But will Vistara cease to exist as a brand?

That is the intention, at least as it pertains to aircraft. We are in no rush. Obviously, there are a whole lot of regulatory approvals that we need to go through first. I think you are assuming that [till] all the regulatory approvals are given we would want to keep the Vistara brand until [there is an] Air India product and then match it up. And then whether the Vistara name is used for something else, we need to wait and see.

Infrastructure seems to be a big issue in aviation. Expansion is likely to happen at a rapid pace but on the other side the infrastructure does not meet your requirements. The metros are fine, but the smaller places seem to be struggling.

I must say that I have not been to every city in the country, so I cannot comment broadly. But certainly, I have been to many. I am really quite pleasantly surprised at the quality and just the regular upgradation of airport infrastructure here. I was at Chennai airport, having a tour. The same in Bengaluru, Navi Mumbai, Mumbai, Noida airport, and the expansion that is going on at Delhi. It is happening everywhere all at once. And that is wonderful. So I guess where the challenge is, is that it is being designed for growth that in some cases, the airline has not been able to articulate what it wanted until now.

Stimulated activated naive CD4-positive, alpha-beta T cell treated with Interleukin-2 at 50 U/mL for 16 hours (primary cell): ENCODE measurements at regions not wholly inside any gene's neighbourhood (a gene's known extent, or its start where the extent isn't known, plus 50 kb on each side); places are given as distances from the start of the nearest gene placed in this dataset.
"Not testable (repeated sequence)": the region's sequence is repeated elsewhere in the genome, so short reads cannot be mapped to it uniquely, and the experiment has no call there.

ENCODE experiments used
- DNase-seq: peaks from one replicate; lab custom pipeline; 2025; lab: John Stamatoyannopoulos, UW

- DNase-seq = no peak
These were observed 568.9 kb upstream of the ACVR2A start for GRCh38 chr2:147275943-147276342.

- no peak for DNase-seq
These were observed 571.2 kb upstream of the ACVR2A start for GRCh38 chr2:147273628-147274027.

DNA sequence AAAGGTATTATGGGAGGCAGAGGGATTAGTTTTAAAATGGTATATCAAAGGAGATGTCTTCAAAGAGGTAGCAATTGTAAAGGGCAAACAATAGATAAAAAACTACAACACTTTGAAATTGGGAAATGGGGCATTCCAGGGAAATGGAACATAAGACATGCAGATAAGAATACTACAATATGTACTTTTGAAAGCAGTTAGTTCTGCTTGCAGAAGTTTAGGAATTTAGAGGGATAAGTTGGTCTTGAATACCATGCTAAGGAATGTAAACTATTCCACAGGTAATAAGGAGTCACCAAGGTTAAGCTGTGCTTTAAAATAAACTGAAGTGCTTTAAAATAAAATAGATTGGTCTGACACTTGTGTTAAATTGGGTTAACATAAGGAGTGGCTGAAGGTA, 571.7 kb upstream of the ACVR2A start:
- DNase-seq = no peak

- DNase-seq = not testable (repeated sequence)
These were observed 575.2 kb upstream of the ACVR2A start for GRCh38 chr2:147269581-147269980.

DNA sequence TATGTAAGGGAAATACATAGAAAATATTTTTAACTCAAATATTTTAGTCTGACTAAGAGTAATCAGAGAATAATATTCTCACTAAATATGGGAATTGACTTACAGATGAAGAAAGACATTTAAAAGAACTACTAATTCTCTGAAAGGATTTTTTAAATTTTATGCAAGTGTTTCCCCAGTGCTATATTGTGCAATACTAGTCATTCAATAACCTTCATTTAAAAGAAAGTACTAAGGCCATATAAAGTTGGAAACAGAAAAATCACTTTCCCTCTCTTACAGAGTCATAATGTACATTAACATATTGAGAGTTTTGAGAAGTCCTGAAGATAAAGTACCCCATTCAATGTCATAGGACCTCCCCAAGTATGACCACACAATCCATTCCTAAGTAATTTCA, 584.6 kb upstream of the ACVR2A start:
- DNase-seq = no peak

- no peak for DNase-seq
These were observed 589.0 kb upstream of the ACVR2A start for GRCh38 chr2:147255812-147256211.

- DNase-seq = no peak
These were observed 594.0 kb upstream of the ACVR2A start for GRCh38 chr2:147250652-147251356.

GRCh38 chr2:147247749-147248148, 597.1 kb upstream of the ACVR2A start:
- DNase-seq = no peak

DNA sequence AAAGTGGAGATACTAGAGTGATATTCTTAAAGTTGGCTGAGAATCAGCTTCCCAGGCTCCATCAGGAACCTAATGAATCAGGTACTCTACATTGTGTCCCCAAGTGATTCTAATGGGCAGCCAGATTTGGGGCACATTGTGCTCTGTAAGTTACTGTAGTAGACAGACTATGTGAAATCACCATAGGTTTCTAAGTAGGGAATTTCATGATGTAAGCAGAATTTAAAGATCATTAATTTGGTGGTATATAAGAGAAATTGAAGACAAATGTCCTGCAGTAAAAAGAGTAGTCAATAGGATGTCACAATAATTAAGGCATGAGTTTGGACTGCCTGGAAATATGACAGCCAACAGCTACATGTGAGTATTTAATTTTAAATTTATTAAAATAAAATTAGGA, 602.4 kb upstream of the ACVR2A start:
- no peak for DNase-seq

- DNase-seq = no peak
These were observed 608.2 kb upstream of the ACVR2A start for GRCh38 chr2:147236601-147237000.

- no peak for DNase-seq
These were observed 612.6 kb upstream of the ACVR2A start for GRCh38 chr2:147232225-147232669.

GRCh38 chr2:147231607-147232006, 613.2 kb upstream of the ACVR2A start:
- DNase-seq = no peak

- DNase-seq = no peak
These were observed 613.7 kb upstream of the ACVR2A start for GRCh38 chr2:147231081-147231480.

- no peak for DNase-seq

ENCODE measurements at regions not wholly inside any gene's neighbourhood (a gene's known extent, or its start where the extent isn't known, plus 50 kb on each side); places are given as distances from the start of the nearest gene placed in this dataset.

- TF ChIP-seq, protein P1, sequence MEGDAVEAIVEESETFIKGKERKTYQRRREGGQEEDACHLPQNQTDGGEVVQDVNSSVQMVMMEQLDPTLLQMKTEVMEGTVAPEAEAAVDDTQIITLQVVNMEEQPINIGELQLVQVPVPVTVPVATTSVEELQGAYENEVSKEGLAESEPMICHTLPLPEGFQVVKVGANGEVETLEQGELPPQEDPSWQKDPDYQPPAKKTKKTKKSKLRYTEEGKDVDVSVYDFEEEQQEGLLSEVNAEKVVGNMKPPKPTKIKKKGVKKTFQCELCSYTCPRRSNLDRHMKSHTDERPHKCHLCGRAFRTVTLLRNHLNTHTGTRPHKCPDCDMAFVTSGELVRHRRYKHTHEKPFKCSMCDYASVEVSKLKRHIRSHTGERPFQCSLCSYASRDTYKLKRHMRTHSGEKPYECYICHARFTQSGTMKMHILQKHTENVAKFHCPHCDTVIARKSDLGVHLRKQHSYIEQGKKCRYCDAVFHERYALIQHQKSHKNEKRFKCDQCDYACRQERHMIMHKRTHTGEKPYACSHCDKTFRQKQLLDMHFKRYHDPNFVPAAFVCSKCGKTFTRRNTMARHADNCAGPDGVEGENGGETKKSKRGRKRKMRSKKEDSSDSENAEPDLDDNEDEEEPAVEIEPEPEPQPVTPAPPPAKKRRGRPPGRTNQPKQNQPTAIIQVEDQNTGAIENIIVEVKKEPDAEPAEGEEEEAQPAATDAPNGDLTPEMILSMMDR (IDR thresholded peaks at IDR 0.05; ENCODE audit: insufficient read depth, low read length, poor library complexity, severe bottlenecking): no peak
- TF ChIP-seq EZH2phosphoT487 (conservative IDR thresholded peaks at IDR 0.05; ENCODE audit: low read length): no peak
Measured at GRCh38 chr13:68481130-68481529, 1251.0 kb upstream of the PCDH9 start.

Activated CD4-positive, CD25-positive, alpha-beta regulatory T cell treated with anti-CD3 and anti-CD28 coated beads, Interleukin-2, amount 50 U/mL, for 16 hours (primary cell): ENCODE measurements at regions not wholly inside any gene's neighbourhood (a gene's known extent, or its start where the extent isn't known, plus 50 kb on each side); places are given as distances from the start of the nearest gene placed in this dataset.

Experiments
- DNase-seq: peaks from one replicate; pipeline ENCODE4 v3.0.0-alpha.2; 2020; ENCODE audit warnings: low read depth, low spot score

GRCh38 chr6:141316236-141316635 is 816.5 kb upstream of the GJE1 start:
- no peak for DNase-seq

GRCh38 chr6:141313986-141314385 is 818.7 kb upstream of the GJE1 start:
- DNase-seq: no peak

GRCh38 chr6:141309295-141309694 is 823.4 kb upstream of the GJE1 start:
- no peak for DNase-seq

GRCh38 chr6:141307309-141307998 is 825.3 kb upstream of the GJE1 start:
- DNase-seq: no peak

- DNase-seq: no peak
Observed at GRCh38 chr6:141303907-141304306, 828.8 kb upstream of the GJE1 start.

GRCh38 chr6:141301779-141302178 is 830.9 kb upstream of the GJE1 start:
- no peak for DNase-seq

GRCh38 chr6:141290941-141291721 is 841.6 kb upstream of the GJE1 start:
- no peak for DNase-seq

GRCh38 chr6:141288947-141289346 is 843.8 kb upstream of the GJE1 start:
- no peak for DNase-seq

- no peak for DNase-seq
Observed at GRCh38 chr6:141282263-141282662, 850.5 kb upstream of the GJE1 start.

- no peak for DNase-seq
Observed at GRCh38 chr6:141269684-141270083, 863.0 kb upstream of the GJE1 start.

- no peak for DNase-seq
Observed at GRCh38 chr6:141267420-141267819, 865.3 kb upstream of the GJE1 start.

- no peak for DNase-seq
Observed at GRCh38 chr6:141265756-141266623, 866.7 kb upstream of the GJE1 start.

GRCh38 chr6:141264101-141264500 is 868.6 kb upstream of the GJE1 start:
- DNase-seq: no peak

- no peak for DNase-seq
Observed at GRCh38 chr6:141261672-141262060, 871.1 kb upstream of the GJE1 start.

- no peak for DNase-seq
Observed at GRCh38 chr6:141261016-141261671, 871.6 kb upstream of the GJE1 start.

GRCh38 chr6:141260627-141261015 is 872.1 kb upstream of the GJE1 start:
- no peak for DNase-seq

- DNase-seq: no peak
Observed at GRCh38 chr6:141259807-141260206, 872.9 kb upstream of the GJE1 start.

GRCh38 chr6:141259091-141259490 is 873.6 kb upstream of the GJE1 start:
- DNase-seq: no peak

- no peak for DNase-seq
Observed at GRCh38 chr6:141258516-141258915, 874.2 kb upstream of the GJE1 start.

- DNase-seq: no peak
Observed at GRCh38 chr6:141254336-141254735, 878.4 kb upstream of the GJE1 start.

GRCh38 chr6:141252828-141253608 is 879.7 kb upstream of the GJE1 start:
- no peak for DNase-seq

So if we look at some of the airports, they have not been really designed for international to international transit, unlike some of the airports for the airlines that you mentioned overseas. And clearly, there is a huge point to point opportunity to and from India. But there is a massive transfer international hubbing opportunity in India, and the airports are not quite designed for that yet.

It is our fault, because we never said that [that] is what we wanted to do. And we never showed them the scale of the growth that we wanted to do. But now its clear. And so now we are having some very constructive discussions with the airports about how we might be able to, to build to make that happen. It will take time, but I think everyone is on the same page.

So I think, to the extent there are infrastructure constraints, they are probably less than people think. But they are the airline’s fault.

Would you be looking at Jewar NOIDA airport? Is the airport on your radar?